I collect quotes wherever I encounter insightful or amusing phrases. When I find a passage that is both insightful and amusing, I am doubly pleased. Therefore, I felt lucky when this gem came in an email: "Not being an expert on anything, I rush in where experts fear to tread." My immediate response was a gut recognition. I, jack-of-all-trades, or, as some of my more charitable friends say, "Renaissance woman," could relate. My delight with his concept caused me to ask the author, Robert Desmarais Sullivan, for permission to quote him, and he graciously agreed.
While my initial reaction to those words included a giggle, there is more to Sullivan's quote than meets the eye. Something deeper, perhaps even dangerous, is wrapped beneath its flippancy. That blithe remark flies in the face of expertise, and even questions the value of it. In our society, credentials validate one's experience or opinion, and experts have these; the titles and degrees to prove their claim of expertise.
The dangerous little quote also begs the question, "where do experts fear to tread?" I believe it is in the places where they feel they are not experts. You are either an expert, or you do not "go there”; your opinion and experience do not count or matter. If experts hold the trademark on a particular topic or issue, then who are the rest of us to tamper with that propriety? If we dare to question, to rush in, we are often discounted. Pointing out that "she is no expert," is a facile way to discount everything about a person, to minify her as a person, in one swift cut.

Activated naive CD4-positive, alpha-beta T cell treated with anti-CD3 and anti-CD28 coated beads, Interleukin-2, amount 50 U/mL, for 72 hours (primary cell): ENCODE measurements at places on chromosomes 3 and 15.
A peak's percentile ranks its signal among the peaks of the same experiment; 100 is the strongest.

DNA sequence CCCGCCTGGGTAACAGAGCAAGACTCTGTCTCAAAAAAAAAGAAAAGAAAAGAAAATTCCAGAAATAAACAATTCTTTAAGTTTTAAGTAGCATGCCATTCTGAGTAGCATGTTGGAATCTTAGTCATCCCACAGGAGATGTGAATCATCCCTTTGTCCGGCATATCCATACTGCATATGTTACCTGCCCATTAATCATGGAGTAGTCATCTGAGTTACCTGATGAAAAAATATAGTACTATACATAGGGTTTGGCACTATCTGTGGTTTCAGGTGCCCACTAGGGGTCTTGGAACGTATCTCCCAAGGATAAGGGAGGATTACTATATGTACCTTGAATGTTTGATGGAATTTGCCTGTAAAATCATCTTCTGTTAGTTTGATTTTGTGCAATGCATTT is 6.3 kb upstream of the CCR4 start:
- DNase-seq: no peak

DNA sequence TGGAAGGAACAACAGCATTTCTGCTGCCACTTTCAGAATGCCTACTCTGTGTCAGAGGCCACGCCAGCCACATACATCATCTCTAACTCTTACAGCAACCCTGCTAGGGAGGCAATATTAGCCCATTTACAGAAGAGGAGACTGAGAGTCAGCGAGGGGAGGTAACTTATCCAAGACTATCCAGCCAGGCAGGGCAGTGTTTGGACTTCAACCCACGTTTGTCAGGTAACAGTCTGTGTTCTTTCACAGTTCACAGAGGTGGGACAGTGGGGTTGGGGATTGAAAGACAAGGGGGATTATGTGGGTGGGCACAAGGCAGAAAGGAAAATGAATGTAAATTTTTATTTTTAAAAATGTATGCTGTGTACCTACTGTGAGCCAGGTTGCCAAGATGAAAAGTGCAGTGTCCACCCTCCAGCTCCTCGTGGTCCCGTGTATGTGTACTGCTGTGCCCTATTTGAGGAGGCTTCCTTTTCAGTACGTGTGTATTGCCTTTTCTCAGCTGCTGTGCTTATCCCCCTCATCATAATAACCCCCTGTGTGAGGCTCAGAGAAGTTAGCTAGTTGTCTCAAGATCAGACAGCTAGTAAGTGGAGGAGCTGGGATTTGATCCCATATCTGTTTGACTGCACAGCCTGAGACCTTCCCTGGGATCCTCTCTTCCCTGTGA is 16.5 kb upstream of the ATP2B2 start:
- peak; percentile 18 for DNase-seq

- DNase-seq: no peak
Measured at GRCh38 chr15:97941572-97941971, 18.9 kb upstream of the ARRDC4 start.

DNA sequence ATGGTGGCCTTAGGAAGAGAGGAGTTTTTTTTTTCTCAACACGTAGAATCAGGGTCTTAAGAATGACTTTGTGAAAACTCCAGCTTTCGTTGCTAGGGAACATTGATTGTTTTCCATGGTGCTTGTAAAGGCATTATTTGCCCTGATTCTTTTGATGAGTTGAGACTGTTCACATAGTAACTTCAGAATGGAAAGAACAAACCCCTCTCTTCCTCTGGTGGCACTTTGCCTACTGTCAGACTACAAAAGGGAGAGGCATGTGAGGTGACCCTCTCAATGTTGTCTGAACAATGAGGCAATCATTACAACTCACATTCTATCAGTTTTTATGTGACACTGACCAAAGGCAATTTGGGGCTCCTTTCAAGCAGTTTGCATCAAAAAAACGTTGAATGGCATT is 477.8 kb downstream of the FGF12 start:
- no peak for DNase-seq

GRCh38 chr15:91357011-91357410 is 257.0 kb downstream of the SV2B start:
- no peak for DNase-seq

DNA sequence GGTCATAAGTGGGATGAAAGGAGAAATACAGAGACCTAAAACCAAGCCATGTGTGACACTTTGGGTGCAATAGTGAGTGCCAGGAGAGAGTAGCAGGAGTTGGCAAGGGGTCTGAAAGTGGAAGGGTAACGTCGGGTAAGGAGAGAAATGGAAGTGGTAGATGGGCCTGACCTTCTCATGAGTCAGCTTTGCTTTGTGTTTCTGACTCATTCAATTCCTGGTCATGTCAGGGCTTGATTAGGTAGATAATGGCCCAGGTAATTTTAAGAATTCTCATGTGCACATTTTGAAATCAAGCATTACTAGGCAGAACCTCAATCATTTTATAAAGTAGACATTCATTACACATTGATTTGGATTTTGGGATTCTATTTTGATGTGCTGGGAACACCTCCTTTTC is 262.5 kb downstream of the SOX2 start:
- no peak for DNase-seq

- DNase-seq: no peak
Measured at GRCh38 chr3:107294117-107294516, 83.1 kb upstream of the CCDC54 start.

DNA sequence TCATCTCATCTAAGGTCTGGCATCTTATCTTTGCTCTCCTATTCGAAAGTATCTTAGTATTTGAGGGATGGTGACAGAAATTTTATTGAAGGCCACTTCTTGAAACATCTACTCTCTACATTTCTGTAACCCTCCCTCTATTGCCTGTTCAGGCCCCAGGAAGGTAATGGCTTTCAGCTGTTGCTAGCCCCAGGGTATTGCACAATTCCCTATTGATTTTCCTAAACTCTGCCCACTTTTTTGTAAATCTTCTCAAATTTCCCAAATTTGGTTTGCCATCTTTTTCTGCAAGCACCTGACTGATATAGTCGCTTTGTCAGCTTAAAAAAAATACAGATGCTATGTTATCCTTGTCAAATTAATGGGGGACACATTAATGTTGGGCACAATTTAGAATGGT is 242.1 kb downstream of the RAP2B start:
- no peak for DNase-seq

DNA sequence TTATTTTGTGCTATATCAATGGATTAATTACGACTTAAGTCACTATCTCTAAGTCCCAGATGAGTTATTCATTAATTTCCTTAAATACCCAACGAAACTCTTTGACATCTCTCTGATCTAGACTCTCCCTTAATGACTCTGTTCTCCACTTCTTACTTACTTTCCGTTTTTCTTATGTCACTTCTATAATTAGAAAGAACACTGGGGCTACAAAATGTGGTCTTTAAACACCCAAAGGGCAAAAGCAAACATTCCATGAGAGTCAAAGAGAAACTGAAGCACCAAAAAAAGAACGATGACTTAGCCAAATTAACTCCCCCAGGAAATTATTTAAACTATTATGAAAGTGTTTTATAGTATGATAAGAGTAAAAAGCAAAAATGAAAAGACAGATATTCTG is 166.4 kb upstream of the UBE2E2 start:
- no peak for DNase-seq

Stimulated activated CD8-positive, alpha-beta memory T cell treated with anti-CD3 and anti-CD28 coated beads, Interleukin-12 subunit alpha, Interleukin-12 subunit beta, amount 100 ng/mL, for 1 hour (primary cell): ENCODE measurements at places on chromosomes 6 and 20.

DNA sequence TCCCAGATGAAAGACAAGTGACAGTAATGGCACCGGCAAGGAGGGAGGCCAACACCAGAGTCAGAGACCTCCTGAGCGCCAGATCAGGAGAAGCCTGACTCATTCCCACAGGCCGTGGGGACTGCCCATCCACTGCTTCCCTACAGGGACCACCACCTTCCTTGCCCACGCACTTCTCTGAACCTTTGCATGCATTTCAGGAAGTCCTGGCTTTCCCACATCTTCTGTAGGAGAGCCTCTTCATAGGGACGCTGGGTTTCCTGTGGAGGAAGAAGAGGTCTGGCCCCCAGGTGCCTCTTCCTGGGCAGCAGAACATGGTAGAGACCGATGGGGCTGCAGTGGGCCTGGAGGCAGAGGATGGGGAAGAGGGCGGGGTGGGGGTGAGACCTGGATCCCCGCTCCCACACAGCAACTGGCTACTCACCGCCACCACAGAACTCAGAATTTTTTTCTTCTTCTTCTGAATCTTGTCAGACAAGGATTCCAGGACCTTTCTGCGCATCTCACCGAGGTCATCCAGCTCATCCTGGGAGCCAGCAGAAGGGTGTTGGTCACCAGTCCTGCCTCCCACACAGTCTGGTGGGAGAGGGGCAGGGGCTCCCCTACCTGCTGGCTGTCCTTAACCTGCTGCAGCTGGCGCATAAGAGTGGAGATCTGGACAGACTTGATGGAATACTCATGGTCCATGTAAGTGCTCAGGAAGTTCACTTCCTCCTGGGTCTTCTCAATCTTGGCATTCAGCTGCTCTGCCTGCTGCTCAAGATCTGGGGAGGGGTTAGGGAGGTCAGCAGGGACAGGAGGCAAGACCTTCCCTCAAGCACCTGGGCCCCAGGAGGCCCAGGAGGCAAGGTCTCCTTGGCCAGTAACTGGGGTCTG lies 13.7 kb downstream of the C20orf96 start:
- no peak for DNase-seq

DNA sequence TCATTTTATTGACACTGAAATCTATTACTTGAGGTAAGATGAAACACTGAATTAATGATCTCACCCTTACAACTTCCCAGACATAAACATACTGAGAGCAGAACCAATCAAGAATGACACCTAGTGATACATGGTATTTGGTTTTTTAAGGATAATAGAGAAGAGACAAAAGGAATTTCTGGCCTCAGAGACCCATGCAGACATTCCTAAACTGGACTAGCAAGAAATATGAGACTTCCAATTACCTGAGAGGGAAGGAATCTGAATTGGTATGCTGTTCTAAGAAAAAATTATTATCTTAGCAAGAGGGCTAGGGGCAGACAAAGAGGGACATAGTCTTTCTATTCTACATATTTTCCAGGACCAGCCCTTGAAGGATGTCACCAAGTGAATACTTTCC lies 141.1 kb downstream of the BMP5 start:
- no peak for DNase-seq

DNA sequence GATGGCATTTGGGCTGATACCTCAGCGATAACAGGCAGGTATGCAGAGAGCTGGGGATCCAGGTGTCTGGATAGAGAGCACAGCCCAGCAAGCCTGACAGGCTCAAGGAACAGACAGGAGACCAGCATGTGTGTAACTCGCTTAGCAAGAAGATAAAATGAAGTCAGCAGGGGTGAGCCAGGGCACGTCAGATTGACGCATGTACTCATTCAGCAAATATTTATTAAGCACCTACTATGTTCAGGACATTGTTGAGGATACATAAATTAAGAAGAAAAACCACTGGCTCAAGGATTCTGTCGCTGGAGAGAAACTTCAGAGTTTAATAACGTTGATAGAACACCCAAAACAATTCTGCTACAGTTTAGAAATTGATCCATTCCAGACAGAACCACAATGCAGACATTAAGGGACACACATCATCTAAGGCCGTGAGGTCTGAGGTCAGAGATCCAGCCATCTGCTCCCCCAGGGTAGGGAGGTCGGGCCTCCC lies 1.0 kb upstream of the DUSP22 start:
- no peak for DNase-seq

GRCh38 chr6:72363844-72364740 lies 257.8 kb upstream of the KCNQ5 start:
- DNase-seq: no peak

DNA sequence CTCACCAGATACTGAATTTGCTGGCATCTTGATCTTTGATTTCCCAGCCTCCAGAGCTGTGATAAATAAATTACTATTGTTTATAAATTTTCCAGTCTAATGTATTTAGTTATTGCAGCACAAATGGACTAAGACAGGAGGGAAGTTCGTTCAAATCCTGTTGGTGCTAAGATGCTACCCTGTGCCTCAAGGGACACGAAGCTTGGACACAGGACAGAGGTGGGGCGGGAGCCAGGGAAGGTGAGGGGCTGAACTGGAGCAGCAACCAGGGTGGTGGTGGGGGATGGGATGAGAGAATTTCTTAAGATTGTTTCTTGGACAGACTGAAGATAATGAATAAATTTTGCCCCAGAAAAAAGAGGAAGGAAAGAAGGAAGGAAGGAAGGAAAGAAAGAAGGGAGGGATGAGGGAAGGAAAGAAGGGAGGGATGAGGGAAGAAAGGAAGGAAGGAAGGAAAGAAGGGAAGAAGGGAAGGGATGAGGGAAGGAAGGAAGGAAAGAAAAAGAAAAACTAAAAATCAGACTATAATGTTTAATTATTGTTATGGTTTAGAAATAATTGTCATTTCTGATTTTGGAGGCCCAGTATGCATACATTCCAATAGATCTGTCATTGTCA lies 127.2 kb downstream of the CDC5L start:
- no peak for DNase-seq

At a recent social gathering, I had a conversation with an intellectual property attorney named Bob. He said that in his experience, most people who own a trademark, URL, or other intellectual property believe their right to ownership is much greater than the reality. My reflexive response to Bob's observation was, "That makes them feel better, feel more powerful." It seems that tendency to over-extended ownership pertains to wider intellectual "property," as well.
Many experts seem to believe they have a lock on expertise beyond what they actually have. As a homeschooler, I have seen this attitude expressed by doctors, teachers, counselors, school administrators, and others who presume that their expertise extends to homeschooling, to the point that they may even be certain that they are experts on my children’s needs and lives.
Unfortunately, these are often people who know little about homeschooling, and may be set against it for some misconception they hold.
My second favorite thing to do—after homeschooling my kids—is to help other homeschoolers empower themselves, even though I lack an expert’s credentials. I am not a lawyer, but I can read the law, and so can anyone who has reasonable intelligence and interest. In eleven years as a registered homeschool parent, I have learned a great deal about my state’s Home Instruction statute, asserted myself and rallied others when my county asked for more than the legal requirement, and helped numerous parents find their courage to do the same.
When I began homeschooling in 1995, I was afraid that "they" would "come after" me, because I filed under an option that was not used by anyone I knew at the time. I was sure—for some nebulous reason—that I would be targeted and persecuted. Of course, as for the vast majority of us, that never came to pass.